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Hugh Stoneman’s hand made prints, created in collaboration with artists and now displayed in his old studio space, reveal his passion for the image.
A peerless master printmaker, the late Hugh Stoneman worked closely with internationally renowned artists including many of Cornwall’s best loved practitioners, Breon O’Casey, the late Sandra Blow, Sir Terry Frost and Patrick Heron, always seeking alternative methods of creating new images for them. Hugh also produced limited fine art print editions for major museums including the Tate Gallery, the Metropolitan Museum in New York and the Scottish National Gallery.
The absolute clarity and extraordinary purity of his hand-made prints is Hugh’s legacy. It is this which distinguishes Stoneman Graphics Gallery, run by his widow Linda Stoneman, from any other printmaker’s gallery. Designed by Barrie Briscoe to replicate Hugh’s Islington studio, the gallery is a light and airy soaring glass and wooden structure set on the site of an old Cornish flower farm, as full of life and glowing colour as the flowers themselves. Linda has created a charming living room space too, which shows visitors how Hugh’s work enlivens a domestic setting.
Fine art printmaking is a hidden art form, shrouded by confusing terms, frequently regarded as playing second fiddle to painting. Yet every individual print is created meticulously, and Hugh’s methods offered an artist a wealth of different forms of expression. Winter Field, an etching by Alexander Mackenzie (below bottom), its deep red circle and black angular forms strikingly set against a white background, is counterpoint to the vivid colour of John Hoyland’s Flying Wild. The contrasting styles of these two prints alone highlight Hugh’s great skill.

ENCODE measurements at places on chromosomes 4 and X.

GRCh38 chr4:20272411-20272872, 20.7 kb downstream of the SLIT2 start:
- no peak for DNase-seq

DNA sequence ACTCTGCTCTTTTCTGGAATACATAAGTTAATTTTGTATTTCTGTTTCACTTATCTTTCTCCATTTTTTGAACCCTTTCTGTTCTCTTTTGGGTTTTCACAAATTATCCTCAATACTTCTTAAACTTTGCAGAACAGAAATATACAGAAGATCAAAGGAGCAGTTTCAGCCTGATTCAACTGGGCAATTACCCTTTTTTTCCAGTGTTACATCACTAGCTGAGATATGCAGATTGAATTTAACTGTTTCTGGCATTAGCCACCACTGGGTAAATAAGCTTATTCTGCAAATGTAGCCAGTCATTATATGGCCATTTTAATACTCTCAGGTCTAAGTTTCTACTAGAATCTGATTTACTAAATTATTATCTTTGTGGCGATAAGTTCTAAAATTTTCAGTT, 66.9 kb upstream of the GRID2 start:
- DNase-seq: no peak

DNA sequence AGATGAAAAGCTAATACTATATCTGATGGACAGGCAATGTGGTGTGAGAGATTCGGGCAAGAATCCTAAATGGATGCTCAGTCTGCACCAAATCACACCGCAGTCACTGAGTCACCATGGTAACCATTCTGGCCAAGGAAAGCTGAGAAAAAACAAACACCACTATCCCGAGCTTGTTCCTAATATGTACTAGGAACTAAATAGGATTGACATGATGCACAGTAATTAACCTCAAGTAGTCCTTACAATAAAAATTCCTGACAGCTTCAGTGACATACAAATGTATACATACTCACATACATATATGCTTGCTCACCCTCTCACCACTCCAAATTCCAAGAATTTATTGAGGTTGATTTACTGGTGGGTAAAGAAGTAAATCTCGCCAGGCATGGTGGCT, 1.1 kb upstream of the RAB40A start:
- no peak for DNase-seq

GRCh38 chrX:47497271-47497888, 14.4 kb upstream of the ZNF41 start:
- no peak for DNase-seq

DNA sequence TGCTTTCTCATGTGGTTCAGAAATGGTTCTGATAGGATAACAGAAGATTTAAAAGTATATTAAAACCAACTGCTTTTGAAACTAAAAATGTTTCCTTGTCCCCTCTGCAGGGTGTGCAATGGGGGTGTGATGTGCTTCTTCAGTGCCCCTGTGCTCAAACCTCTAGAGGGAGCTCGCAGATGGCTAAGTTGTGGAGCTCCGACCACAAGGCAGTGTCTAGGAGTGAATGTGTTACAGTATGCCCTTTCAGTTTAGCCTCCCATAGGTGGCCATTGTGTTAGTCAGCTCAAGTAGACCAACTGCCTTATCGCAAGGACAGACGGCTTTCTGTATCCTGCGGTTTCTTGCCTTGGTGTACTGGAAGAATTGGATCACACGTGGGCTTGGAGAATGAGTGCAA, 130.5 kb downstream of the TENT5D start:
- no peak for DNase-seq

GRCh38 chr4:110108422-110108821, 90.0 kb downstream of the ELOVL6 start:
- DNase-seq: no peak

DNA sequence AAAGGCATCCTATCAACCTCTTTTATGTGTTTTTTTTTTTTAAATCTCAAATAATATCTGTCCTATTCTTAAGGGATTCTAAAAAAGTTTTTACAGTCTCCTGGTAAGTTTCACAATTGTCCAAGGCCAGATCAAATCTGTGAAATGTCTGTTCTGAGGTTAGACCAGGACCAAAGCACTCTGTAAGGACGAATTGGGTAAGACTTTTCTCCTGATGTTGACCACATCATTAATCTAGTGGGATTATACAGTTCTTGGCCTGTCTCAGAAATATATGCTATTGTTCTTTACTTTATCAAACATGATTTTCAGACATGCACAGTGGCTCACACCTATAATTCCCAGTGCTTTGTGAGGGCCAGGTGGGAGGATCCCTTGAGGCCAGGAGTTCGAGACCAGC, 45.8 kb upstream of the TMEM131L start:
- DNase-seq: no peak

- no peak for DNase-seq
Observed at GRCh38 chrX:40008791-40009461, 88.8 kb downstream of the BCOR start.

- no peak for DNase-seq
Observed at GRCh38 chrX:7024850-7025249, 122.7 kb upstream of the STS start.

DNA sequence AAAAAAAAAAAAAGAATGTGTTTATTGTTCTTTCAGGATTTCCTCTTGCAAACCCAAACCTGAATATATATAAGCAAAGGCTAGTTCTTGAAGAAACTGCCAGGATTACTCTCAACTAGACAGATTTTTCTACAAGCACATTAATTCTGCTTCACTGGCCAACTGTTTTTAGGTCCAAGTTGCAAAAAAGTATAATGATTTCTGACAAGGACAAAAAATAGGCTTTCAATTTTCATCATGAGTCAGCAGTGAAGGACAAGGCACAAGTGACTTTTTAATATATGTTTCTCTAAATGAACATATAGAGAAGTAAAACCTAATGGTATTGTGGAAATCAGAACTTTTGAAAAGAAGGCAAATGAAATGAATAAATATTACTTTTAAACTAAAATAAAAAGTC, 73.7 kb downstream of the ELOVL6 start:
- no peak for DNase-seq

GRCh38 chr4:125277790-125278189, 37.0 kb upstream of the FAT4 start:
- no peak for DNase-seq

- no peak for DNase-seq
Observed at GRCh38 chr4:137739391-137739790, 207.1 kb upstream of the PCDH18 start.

After studying painting at Camberwell Art College in the late sixties, Hugh was initiated into the art of printmaking by William Hayter in his experimental workshop, Atelier 17, in Paris. Hugh quickly realised ‘the potential of the print as a primary medium for artists.’ The scope of his work is breathtaking. Sublimating etching, woodcut, linocut and monograph techniques, Hugh resurrected the lost art of dust-grain gravure and photogravure which ‘became a distinctive studio process, capable of creating rich and subtle effects.’ One of Hugh’s greatest strengths was the fearless way he experimented with different techniques.
Even though some printmaking methods are over two hundred years’ old, contemporary printmaking is a melding of science and the art of painting, intuitive creative ideas tempered with down-to-earth practicality. “Hugh’s fingers were always ink-stained,” says Linda. “I particularly want visitors to remember this space was once his studio. So I have left his faint inky finger prints which he unwittingly daubed on the door frames and light switches as he went about his daily work.” Needless to say, these marks add a poignant touch to the Gallery, bringing to mind the essence of a man who spent his lifetime dedicated to printmaking.
Of course Hugh was more than a printmaker to all the artists with whom he worked. “Hugh always made them feel special, as if they were the only one he was thinking about at the time,” explains Linda. “Before any artist arrived, Hugh would clear away all his other work so his studio was ready for the new printmaking project.” Linda’s gallery reflects his warmth - no wonder it was crammed full of people wishing to pay tribute to Hugh for the opening of his current exhibition at Tate St Ives.
Stoneman Graphics Gallery, Orchard Flower Farm, Madron Hill is open on Thurs and Fri 10am- 5pm, and on Sat morning 10am - 1pm. A special display of Hugh Stoneman’s work is being shown until Sat 10 May. Visitors are welcome to drop in within these hours or contact the gallery for a private appointment on 01736 361756 or 01736 351363 or visit www.stonemanpublications.co.uk
words: Peta-Jane Field, images: Linda Stoneman. Article appears courtesy 'Inside Cornwall'